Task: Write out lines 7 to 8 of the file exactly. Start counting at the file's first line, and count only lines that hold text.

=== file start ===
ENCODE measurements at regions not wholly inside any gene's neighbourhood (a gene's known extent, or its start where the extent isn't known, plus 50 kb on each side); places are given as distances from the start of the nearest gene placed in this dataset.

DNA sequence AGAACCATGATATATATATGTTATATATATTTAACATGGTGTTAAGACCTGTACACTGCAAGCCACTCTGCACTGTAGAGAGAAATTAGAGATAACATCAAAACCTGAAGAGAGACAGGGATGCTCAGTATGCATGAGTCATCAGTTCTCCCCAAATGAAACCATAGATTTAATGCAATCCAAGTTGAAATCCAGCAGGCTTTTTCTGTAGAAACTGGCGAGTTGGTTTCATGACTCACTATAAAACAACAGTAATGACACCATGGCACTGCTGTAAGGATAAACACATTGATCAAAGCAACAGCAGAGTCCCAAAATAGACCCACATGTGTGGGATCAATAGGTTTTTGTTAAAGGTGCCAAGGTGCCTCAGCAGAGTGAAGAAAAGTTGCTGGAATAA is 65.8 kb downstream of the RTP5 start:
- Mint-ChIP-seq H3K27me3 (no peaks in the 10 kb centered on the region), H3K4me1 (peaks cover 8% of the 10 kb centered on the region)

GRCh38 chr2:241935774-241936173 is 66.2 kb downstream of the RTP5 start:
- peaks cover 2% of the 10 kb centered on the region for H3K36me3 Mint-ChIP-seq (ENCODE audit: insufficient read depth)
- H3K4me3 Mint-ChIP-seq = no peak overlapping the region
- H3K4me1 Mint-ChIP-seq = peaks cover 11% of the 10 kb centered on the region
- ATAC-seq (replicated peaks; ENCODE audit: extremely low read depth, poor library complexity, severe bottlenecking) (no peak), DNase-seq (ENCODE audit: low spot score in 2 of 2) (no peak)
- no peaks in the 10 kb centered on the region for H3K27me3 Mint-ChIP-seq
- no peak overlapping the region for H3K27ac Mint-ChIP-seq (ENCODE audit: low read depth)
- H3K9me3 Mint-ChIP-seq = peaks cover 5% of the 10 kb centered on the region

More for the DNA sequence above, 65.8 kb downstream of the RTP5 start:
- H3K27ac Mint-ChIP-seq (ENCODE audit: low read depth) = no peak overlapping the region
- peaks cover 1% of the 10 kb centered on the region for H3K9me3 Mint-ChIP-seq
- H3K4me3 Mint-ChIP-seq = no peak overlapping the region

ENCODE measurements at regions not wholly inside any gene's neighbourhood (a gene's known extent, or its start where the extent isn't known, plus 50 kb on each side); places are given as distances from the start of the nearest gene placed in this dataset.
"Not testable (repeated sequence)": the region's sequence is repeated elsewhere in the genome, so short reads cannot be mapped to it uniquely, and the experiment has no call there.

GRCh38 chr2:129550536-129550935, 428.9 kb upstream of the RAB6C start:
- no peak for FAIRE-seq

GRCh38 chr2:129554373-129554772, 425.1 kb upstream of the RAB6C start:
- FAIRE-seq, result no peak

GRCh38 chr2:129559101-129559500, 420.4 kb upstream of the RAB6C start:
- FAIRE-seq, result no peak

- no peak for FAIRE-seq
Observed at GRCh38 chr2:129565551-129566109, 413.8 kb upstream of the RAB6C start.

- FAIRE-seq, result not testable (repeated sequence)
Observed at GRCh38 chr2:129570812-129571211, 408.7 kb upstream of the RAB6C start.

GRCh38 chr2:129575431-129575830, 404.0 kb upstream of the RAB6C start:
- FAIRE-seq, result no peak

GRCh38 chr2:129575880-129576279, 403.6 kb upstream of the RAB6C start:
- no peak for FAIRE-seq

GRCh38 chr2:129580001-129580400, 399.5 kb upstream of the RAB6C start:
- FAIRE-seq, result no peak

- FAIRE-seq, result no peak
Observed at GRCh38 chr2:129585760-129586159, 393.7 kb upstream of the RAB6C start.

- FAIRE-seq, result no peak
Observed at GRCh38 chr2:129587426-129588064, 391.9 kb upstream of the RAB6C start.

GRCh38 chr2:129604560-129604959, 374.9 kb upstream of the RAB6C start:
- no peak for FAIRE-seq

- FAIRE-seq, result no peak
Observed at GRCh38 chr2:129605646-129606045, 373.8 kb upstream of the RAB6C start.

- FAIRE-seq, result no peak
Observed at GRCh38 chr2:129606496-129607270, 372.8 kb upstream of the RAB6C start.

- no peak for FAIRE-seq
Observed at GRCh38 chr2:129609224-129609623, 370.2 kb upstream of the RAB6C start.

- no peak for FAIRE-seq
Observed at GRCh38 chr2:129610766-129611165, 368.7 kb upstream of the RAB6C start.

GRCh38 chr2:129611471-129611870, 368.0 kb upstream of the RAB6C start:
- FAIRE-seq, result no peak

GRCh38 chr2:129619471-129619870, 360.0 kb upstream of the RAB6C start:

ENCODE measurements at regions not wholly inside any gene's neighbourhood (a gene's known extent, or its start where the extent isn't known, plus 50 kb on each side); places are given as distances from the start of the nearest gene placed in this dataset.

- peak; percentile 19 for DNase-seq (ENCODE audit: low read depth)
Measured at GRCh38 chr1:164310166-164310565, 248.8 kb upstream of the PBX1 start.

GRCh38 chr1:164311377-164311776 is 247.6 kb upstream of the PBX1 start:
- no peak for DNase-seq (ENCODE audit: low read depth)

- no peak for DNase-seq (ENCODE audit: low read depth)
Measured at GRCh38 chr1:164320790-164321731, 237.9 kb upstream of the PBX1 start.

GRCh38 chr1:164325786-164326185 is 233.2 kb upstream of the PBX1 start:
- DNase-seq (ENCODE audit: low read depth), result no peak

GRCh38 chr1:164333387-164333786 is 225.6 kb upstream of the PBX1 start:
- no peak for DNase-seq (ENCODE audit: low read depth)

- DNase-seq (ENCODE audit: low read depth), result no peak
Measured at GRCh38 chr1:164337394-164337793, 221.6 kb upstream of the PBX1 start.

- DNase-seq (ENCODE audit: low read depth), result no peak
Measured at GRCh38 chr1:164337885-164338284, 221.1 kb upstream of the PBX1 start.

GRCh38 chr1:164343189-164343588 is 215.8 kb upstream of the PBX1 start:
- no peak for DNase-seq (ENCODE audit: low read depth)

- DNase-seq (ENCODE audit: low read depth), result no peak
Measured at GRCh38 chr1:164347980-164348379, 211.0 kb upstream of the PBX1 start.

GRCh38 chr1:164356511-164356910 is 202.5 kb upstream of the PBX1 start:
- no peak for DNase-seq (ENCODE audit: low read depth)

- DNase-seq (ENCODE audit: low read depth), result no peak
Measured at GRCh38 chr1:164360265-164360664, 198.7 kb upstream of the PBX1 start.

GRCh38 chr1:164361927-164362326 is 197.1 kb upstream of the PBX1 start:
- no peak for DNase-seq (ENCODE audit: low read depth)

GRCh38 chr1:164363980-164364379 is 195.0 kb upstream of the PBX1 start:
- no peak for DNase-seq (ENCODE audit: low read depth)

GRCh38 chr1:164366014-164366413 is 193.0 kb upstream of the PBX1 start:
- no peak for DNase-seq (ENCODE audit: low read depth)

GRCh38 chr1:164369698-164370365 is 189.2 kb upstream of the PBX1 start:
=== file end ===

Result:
- H3K4me1 Mint-ChIP-seq = peaks cover 11% of the 10 kb centered on the region
- ATAC-seq (replicated peaks; ENCODE audit: extremely low read depth, poor library complexity, severe bottlenecking) (no peak), DNase-seq (ENCODE audit: low spot score in 2 of 2) (no peak)